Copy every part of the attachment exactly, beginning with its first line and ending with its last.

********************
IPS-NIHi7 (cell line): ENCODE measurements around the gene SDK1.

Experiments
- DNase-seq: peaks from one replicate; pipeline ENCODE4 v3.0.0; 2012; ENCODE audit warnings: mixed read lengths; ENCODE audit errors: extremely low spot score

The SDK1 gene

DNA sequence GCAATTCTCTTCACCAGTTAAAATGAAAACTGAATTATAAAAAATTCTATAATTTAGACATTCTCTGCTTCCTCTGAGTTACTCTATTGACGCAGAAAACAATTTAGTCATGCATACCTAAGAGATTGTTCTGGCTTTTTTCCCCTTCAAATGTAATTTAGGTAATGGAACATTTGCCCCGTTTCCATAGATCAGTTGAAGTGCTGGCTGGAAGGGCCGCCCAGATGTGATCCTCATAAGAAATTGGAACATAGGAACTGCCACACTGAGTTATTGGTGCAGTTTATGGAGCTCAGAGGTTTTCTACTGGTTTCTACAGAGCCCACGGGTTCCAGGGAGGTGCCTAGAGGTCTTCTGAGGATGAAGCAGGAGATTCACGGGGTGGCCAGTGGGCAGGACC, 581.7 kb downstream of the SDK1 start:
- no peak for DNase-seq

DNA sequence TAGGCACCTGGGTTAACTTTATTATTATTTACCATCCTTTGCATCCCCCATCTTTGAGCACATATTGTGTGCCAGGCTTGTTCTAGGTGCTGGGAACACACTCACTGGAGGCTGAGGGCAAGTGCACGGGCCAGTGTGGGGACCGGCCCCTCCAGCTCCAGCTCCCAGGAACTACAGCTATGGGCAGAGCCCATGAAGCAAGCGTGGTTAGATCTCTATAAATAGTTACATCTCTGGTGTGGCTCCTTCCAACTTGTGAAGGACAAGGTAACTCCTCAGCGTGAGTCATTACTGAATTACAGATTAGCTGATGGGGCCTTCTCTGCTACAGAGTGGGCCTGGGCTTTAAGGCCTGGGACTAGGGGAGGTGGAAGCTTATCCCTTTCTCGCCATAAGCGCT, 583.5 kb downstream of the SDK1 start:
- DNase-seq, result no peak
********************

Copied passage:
IPS-NIHi7 (cell line): ENCODE measurements around the gene SDK1.

Experiments
- DNase-seq: peaks from one replicate; pipeline ENCODE4 v3.0.0; 2012; ENCODE audit warnings: mixed read lengths; ENCODE audit errors: extremely low spot score

The SDK1 gene

DNA sequence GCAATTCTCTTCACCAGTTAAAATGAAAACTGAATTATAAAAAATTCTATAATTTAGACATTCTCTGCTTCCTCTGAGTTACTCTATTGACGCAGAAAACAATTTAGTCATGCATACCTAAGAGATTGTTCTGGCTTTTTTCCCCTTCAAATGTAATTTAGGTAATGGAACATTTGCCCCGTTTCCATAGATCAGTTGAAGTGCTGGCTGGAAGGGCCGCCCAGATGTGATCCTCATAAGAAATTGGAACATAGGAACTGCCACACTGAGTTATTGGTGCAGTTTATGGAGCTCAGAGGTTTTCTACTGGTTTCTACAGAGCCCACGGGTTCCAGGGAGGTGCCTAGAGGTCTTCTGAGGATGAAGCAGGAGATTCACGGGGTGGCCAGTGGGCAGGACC, 581.7 kb downstream of the SDK1 start:
- no peak for DNase-seq

DNA sequence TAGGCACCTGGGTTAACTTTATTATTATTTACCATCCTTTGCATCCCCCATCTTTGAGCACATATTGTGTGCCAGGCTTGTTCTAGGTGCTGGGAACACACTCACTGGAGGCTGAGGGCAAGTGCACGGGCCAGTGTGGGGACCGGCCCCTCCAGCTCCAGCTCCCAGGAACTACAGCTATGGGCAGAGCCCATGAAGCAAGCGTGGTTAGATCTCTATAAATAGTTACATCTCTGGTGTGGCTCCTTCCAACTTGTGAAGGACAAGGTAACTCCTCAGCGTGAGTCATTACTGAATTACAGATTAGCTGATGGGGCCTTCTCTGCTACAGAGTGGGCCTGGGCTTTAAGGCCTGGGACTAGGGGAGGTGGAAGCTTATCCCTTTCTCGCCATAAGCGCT, 583.5 kb downstream of the SDK1 start:
- DNase-seq, result no peak